Saving Money on Pet Ownership
Most Americans don’t shy away from spending on their furry, feathery and scaly family members. According to the American Pet Products Association, pet owners across the U.S. spent about $29 billion in pet food in 2017.
Many people consider their pets as part of the family. If you’re one that does, financial experts advise making sure to set aside a responsible amount of money to take care of both expected and unexpected expenses. You shouldn’t spend so much money on your pet that human needs are not taken care of, such as bills.
Pets can make great companions, as long as you make sure you’re financially ready to make that companionship work. Here are some tips to help make that possible:
Create a pet budget.
Track spending on food, toys, vet visits, medicine, grooming and boarding. At the end of each month, assess how much money has been spent on pet costs and adjust those categories as necessary.
Keep pets healthy.
Veterinary care can get costly, with veterinarians charging an average of about $257 for a dog’s routine visit; $182 for a cat. Emergency medical costs are even higher (surgical visits cost an average of $245 for cats; $474 for dogs) and tend to stack up. It’s more cost effective to visit the vet regularly for complete physicals, which include diagnostic tests to detect problems before they’re serious. To help keep pets healthy between vet appointments, make sure they’re getting the correct food and plenty of exercise.
Establish a pet savings account.
Creating a special savings account for pet care can help you be better prepared to deal with unexpected medical expenses, or even expensive preventative medicines. In many ways, having this type of account is better than having pet insurance. You don’t have to deal with whether an insurance company will cover a particular medical issue.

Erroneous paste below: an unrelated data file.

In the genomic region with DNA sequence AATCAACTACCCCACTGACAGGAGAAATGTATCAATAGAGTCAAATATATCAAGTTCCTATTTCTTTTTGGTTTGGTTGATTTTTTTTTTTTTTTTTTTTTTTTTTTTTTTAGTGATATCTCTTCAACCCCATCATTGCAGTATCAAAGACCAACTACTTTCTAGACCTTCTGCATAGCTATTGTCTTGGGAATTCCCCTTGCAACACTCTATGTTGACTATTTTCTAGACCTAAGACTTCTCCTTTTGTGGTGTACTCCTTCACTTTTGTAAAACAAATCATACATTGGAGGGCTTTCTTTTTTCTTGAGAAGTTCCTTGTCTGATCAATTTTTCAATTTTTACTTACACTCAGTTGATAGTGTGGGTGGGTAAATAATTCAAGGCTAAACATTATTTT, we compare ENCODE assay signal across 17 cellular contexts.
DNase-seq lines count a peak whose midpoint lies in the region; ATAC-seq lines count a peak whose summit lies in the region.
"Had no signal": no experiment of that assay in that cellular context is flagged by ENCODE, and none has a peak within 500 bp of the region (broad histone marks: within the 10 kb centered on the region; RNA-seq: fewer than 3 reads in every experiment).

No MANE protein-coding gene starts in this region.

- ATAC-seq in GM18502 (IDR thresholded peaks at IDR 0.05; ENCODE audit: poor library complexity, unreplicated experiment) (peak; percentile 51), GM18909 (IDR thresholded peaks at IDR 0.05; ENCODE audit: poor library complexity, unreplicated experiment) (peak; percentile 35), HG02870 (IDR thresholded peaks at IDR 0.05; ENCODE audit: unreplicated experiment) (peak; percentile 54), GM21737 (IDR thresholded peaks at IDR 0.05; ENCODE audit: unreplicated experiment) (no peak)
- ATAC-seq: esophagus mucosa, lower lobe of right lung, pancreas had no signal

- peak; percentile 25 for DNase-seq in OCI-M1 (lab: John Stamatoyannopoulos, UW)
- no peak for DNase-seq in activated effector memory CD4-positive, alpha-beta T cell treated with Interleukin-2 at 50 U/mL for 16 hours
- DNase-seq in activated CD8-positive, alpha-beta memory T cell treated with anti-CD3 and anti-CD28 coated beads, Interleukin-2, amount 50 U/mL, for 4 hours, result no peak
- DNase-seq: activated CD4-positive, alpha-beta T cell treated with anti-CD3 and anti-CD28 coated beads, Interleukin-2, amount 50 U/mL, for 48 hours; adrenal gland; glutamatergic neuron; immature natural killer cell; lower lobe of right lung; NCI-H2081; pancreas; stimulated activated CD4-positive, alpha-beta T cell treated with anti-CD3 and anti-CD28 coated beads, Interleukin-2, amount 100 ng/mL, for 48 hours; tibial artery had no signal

Consider less expensive alternatives to boarding.
Instead, try setting up a pet-sitting system. Offer to watch friends’ pets for free while they’re away in exchange for their pet-sitting services next time you leave town. If free pet care isn’t available, check out alternative boarding options like Rover.com or DogVacay.com. These sites connect owners with walkers and sitters who typically charge less than pet daycares.
Pet owners struggling financially have options. Charities like IMOM, RedRover, and The Pet Fund provide grants and money toward vet bills. Meals on Wheels and local pet food banks can help owners struggling to feed their animals. For more pet assistance programs, visit iheartdogs.com.